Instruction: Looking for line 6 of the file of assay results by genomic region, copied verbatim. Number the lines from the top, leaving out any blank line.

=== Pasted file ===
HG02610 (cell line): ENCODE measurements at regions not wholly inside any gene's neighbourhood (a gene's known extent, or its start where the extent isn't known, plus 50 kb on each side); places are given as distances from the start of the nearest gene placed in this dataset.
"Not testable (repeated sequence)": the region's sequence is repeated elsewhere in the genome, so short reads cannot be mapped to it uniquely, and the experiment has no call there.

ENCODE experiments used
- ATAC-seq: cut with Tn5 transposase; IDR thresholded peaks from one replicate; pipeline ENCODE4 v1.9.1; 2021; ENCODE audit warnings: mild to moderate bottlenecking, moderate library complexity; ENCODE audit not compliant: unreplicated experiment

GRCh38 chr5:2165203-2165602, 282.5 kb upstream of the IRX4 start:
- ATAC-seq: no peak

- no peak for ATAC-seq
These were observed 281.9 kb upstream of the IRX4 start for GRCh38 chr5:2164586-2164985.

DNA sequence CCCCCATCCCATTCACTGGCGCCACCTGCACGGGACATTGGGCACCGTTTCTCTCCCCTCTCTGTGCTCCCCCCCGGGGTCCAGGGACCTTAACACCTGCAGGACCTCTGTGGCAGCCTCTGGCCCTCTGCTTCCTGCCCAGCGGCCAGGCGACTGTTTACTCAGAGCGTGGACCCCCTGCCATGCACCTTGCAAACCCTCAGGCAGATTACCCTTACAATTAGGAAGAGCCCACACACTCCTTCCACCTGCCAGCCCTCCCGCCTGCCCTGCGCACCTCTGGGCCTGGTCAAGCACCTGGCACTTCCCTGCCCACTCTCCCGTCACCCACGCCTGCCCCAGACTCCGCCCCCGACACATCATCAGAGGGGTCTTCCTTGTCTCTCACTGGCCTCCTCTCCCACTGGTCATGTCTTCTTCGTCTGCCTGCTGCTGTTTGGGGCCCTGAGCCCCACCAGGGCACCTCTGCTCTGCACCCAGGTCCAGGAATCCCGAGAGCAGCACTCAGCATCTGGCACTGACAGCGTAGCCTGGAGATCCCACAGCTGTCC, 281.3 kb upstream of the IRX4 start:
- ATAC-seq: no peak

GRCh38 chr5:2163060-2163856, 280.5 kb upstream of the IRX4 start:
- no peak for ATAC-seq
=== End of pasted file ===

- ATAC-seq: no peak